Thursday, October 4, 2012

20121004 1220 Global Market Related News.

Asia FX By Cornelius Luca - Wed 03 Oct 2012 15:29:46 CT (Source:CME/
The appetite for risk was mixed on Wednesday amid mixed US data. Yet, most of the foreign currencies ended lower. The US stock markets made little progress, while oil plunged 4%. The short-term outlook for most of the major foreign currencies is sideways. The medium-term outlook for most of the foreign currencies is slightly bullish. The LGR short-term model is short on all foreign currencies. Good luck!

US: The ADP employment survey showed a drop to 162,000 in September from 201,000 in August.
US: The ISM service sector rose to 55.1 in September from 53.7 in August.

Today's economic calendar
Australia: AiG Performance of Services Index for September
Australia: Building permits for August

GLOBAL MARKETS-Asian shares steady, investors wait for more US data
TOKYO, Oct 4 (Reuters) - Asian shares steadied and the safe-haven dollar eased after positive U.S. data, leaving investors waiting for more economic indicators from the world's largest economy later in the day and a European Central Bank policy meeting.
"The FOMC minutes may shed some light on any possible dimensions surrounding the improvement in the labour market the committee is looking for and scale of purchases they are willing to undertake," ANZ Bank said in a research.

Asia Stocks Swing Between Gains, Losses on U.S. Data, Oil (Bloomberg)
Asian stocks swung between gains and losses as exporters rose on reports on U.S. jobs and service industries beat economist estimates. Energy companies dropped as oil traded near a two-month low. Toyota Motor Corp. (7203), the world’s biggest carmaker by market value, rose 2 percent. Fisher & Paykel Appliances Holdings Ltd. gained 1.7 percent in Wellington after directors of the refrigerator maker rejected a bid from China’s Haier Corp., saying it is too low. Woodside Petroleum Ltd., Australia’s second-largest oil producer, slid 1.9 percent in Sydney. The MSCI Asia Pacific Index (MXAP) lost 0.1 percent to 121.43 as of 10:45 a.m. in Tokyo, reversing gains of as much as 0.3 percent. The regional index gained 4 percent in September amid speculation China will add to stimulus measures, following moves by central banks in the U.S. and Japan. Australia cut its benchmark interest rate this week.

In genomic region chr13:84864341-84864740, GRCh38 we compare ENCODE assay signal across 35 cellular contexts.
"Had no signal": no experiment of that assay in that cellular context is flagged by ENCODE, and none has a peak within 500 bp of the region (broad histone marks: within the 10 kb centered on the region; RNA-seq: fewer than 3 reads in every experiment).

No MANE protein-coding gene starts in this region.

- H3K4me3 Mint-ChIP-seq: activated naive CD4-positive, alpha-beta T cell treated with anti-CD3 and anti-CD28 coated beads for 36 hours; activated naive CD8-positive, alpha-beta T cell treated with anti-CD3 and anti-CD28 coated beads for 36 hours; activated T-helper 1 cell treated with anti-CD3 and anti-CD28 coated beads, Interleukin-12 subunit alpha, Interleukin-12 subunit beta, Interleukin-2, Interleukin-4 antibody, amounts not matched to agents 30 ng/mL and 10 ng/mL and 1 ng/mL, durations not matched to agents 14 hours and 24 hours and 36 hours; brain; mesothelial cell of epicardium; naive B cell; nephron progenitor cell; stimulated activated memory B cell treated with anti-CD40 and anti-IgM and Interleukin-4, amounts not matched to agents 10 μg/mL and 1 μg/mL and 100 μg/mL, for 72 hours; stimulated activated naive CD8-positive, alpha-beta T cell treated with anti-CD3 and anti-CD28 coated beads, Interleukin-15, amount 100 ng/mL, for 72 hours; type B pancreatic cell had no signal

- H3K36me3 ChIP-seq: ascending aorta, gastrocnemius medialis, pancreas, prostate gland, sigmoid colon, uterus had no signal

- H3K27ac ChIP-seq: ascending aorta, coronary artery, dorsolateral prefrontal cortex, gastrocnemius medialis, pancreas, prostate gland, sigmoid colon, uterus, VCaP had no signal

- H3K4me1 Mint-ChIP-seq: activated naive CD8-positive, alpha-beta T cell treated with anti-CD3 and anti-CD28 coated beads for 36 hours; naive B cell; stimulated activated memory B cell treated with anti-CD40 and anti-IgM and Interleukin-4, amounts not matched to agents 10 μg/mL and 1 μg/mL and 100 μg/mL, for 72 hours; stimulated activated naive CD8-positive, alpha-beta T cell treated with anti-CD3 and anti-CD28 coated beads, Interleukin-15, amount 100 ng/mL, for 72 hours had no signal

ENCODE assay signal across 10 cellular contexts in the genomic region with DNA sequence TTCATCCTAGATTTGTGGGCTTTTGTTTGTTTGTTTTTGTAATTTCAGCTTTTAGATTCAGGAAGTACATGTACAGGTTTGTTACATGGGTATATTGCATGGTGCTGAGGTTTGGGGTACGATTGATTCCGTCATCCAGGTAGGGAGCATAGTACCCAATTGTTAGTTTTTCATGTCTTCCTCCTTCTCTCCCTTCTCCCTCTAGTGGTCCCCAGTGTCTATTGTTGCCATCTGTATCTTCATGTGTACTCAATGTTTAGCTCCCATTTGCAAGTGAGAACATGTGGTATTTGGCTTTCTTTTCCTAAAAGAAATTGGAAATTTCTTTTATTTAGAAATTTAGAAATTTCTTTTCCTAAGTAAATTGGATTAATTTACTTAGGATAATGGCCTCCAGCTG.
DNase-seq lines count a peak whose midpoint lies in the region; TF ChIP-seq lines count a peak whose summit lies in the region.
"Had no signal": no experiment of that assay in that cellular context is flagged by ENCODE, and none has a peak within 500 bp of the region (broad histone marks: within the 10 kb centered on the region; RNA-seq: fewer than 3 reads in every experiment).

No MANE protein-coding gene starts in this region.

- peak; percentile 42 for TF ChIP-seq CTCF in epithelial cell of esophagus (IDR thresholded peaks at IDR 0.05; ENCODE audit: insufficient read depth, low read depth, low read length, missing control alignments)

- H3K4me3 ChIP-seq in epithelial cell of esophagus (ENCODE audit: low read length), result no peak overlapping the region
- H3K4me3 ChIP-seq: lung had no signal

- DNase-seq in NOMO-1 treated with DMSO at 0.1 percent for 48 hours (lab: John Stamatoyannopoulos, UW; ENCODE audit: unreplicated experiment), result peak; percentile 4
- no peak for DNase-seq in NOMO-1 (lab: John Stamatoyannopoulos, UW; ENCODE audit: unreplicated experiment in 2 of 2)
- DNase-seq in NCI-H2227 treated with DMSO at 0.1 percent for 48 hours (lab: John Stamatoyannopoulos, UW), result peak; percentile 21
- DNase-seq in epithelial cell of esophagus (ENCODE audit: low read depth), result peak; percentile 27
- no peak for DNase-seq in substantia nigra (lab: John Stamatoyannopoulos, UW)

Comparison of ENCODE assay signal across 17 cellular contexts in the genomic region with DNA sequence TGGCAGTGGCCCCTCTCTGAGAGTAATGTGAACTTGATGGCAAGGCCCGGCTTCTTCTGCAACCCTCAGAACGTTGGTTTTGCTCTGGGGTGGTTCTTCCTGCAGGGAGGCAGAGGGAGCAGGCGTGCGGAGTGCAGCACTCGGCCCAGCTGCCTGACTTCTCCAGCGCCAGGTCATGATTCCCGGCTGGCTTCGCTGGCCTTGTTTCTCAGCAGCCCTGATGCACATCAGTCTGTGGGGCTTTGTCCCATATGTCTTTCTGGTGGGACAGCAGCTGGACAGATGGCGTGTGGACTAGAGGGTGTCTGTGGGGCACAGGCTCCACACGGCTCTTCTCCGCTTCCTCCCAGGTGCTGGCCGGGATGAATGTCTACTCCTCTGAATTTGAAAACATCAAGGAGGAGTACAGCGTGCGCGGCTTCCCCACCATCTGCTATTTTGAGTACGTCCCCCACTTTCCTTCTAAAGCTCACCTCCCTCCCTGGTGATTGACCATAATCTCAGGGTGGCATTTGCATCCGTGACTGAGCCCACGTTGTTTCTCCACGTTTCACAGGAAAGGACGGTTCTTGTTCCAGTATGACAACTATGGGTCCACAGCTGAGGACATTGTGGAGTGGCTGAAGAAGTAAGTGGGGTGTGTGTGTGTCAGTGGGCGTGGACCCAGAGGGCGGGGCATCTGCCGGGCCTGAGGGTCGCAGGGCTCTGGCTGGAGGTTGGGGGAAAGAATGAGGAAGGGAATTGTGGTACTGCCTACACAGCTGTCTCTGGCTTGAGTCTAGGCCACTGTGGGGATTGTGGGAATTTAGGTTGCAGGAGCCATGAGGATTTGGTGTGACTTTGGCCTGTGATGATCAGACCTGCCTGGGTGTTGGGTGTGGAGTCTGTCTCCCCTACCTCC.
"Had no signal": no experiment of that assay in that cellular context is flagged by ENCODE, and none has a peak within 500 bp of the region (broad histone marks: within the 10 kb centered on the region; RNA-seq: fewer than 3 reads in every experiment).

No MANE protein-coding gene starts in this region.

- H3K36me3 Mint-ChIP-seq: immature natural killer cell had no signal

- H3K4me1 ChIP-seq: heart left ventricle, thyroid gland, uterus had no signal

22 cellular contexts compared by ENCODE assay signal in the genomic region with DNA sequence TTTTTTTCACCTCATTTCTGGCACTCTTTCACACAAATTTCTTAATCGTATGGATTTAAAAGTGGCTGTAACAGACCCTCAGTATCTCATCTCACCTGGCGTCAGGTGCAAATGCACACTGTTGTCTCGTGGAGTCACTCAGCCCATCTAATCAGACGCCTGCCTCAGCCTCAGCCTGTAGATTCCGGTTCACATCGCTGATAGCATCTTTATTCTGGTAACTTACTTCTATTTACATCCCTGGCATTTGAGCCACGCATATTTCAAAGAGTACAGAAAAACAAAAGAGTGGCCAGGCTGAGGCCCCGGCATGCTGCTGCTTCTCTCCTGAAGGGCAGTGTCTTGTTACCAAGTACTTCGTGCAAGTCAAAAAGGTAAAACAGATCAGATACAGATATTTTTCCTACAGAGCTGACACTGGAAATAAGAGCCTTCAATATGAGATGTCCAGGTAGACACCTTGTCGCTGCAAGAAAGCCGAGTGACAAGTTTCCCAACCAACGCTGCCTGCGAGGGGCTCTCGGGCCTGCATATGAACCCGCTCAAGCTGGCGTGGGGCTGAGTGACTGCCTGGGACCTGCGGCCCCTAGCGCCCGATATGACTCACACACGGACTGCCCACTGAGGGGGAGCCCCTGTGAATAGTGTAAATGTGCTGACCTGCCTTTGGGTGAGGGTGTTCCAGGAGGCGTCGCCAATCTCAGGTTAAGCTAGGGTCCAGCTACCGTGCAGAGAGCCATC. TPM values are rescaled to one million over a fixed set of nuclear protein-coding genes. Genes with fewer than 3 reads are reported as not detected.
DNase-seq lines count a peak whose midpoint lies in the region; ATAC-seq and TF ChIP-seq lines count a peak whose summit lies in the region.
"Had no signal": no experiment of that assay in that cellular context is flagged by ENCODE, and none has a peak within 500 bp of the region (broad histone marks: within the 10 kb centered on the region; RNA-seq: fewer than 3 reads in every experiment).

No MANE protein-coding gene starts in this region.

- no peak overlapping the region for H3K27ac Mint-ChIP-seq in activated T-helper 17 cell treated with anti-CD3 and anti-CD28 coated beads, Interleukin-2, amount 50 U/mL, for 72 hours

U.S. jobs data “was a little bit better than expectations and that’s positive,” said George Boubouras, Melbourne-based head of investment strategy at the Australian wealth-management unit of UBS AG. The Swiss bank has about $1.5 trillion in assets under management. “Stimulus is there for a reason.” The Nikkei 225 Stock Average (NKY) rose 0.1 percent and Australia’s S&P/ASX 200 Index was little changed. Hong Kong’s Hang Seng Index dropped 0.1 percent. South Korea’s Kospi Index declined 0.6 percent. Markets in China remain closed today for holidays. Futures on the Standard & Poor’s 500 Index added 0.1 percent today. The index gained 0.4 percent in New York yesterday, when ADP Employer Services said companies added 162,000 jobs last month, exceeding the median forecast of economists surveyed by Bloomberg for a 140,000 advance. Service industries in the U.S. expanded more than forecast in September.
The MSCI Asia Pacific Index gained 6.7 percent this year through yesterday as policy makers boosted stimulus measures to counter a global economic slowdown and tame Europe’s debt crisis. The Asian benchmark index traded at 12.8 times estimated earnings, compared with 13.8 times for the Standard & Poor’s 500 Index and 12 times for the Stoxx Europe 600 Index.

Japanese Stocks Advance on U.S. Employment, Services Data (Bloomberg)